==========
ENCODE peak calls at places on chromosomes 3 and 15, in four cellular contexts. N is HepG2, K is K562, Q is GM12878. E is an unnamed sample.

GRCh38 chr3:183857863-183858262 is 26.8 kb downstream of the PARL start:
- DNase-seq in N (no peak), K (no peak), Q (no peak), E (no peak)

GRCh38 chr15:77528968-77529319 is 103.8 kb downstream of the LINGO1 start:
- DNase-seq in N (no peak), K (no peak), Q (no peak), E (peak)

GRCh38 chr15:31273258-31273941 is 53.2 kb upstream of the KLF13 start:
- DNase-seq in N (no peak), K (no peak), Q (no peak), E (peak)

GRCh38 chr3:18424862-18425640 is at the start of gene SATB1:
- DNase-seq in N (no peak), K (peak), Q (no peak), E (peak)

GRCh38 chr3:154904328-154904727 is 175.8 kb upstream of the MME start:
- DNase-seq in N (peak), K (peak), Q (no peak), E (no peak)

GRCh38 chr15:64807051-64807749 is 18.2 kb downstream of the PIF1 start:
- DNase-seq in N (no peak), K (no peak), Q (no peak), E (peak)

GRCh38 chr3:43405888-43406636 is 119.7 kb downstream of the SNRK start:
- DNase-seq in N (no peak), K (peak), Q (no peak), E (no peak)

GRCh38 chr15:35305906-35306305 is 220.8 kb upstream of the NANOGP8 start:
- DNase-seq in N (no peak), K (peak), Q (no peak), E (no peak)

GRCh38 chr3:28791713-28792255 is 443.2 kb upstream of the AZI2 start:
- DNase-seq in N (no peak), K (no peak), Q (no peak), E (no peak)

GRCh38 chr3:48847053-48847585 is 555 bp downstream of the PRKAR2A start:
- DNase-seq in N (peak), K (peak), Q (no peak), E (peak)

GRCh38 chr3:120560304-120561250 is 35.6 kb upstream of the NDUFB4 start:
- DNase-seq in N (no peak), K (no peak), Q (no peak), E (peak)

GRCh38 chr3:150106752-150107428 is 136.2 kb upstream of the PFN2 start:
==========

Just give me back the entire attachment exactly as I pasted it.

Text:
ENCODE peak calls at places on chromosomes 3 and 15, in four cellular contexts. N is HepG2, K is K562, Q is GM12878. E is an unnamed sample.

GRCh38 chr3:183857863-183858262 is 26.8 kb downstream of the PARL start:
- DNase-seq in N (no peak), K (no peak), Q (no peak), E (no peak)

GRCh38 chr15:77528968-77529319 is 103.8 kb downstream of the LINGO1 start:
- DNase-seq in N (no peak), K (no peak), Q (no peak), E (peak)

GRCh38 chr15:31273258-31273941 is 53.2 kb upstream of the KLF13 start:
- DNase-seq in N (no peak), K (no peak), Q (no peak), E (peak)

GRCh38 chr3:18424862-18425640 is at the start of gene SATB1:
- DNase-seq in N (no peak), K (peak), Q (no peak), E (peak)

GRCh38 chr3:154904328-154904727 is 175.8 kb upstream of the MME start:
- DNase-seq in N (peak), K (peak), Q (no peak), E (no peak)

GRCh38 chr15:64807051-64807749 is 18.2 kb downstream of the PIF1 start:
- DNase-seq in N (no peak), K (no peak), Q (no peak), E (peak)

GRCh38 chr3:43405888-43406636 is 119.7 kb downstream of the SNRK start:
- DNase-seq in N (no peak), K (peak), Q (no peak), E (no peak)

GRCh38 chr15:35305906-35306305 is 220.8 kb upstream of the NANOGP8 start:
- DNase-seq in N (no peak), K (peak), Q (no peak), E (no peak)

GRCh38 chr3:28791713-28792255 is 443.2 kb upstream of the AZI2 start:
- DNase-seq in N (no peak), K (no peak), Q (no peak), E (no peak)

GRCh38 chr3:48847053-48847585 is 555 bp downstream of the PRKAR2A start:
- DNase-seq in N (peak), K (peak), Q (no peak), E (peak)

GRCh38 chr3:120560304-120561250 is 35.6 kb upstream of the NDUFB4 start:
- DNase-seq in N (no peak), K (no peak), Q (no peak), E (peak)

GRCh38 chr3:150106752-150107428 is 136.2 kb upstream of the PFN2 start: